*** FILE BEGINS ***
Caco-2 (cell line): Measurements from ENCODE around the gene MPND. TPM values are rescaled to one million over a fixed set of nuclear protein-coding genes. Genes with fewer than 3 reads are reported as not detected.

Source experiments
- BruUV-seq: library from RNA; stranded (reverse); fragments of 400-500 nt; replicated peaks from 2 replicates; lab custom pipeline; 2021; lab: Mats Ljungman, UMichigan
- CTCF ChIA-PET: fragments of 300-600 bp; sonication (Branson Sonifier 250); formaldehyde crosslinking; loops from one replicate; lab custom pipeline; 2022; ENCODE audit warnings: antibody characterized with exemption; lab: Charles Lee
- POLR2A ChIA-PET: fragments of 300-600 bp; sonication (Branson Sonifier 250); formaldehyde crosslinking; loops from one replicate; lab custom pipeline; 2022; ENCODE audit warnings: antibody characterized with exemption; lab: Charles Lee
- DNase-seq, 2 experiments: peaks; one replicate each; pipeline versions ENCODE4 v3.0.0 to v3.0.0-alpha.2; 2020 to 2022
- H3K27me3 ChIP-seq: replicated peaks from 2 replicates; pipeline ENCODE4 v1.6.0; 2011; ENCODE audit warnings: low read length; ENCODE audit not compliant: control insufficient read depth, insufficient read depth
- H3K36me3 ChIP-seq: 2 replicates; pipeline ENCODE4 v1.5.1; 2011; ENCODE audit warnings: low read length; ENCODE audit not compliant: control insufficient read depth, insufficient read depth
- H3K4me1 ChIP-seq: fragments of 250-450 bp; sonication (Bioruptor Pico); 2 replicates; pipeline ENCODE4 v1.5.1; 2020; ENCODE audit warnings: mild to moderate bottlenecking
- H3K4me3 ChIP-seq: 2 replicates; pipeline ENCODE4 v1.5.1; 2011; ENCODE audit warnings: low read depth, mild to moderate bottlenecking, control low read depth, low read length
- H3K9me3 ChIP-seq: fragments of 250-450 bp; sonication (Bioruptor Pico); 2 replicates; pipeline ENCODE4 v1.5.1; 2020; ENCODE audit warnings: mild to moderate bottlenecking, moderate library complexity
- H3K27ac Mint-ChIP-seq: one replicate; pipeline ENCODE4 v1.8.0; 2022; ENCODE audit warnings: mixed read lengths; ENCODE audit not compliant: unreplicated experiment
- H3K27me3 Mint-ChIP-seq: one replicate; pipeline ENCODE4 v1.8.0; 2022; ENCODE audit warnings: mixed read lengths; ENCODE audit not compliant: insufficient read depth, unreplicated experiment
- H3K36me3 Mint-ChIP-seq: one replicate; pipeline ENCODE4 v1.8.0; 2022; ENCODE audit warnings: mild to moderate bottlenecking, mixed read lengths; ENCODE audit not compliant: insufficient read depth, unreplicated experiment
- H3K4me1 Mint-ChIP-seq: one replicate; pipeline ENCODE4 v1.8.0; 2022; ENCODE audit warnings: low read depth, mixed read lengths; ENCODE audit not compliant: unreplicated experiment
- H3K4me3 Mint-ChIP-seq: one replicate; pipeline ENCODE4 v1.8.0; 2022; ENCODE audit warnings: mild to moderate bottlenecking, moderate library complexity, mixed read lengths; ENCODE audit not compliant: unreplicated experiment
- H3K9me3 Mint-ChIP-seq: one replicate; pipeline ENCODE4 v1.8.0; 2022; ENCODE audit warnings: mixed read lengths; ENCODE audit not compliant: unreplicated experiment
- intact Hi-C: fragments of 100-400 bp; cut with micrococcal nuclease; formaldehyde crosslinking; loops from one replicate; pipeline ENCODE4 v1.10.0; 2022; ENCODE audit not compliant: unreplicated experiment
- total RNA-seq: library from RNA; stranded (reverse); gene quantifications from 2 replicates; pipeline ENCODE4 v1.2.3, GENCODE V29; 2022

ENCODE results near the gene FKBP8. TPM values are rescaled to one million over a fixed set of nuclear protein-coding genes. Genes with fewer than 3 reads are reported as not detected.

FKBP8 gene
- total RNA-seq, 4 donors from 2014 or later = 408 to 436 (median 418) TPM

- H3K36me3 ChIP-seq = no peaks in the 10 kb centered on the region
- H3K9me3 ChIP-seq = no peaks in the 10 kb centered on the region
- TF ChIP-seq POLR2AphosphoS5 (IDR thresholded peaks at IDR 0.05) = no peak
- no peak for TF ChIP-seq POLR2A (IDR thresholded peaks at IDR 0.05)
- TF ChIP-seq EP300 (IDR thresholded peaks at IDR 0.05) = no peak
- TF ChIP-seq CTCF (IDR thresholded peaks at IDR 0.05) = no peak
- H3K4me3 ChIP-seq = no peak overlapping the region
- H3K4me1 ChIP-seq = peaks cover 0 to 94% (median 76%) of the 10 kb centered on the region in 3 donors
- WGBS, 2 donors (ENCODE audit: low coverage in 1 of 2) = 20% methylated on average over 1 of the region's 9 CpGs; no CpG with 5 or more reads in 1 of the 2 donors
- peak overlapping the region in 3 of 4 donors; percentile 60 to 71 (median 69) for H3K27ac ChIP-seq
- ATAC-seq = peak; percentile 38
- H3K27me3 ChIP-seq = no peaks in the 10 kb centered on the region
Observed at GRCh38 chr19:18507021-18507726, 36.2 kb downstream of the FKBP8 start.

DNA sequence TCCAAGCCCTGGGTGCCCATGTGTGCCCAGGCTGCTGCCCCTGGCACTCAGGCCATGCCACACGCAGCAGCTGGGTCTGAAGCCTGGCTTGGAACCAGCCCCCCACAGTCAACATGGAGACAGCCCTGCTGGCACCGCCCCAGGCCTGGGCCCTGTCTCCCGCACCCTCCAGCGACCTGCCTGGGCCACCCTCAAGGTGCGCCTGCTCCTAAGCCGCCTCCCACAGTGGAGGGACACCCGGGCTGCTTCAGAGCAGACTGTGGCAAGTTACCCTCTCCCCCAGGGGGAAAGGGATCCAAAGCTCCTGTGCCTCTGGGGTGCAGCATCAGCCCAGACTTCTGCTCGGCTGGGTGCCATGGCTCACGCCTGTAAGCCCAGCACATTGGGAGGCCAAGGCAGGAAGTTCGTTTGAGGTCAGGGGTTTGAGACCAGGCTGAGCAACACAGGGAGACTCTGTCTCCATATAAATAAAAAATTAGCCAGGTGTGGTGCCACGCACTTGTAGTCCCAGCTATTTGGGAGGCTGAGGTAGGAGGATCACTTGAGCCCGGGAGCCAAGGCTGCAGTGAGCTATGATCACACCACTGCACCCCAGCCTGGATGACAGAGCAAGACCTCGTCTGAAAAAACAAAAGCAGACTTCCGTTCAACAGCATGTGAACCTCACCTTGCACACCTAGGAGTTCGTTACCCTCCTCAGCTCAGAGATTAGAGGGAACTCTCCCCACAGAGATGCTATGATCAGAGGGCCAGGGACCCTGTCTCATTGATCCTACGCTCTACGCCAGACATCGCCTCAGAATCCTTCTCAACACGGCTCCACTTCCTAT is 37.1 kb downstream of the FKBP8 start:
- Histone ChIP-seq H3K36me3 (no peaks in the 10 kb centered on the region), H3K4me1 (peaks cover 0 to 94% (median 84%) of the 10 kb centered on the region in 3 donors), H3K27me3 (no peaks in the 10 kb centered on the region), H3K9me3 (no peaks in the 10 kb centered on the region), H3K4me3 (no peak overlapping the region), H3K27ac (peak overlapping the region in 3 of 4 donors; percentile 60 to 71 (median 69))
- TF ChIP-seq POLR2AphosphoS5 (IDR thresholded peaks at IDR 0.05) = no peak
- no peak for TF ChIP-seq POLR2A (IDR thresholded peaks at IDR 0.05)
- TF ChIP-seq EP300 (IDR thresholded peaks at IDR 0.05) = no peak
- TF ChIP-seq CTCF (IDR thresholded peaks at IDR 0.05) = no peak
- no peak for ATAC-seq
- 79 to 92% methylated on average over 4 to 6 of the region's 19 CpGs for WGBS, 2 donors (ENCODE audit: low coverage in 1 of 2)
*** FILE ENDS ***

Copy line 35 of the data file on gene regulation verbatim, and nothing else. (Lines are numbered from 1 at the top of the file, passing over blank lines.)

Observed at GRCh38 chr19:18507021-18507726, 36.2 kb downstream of the FKBP8 start.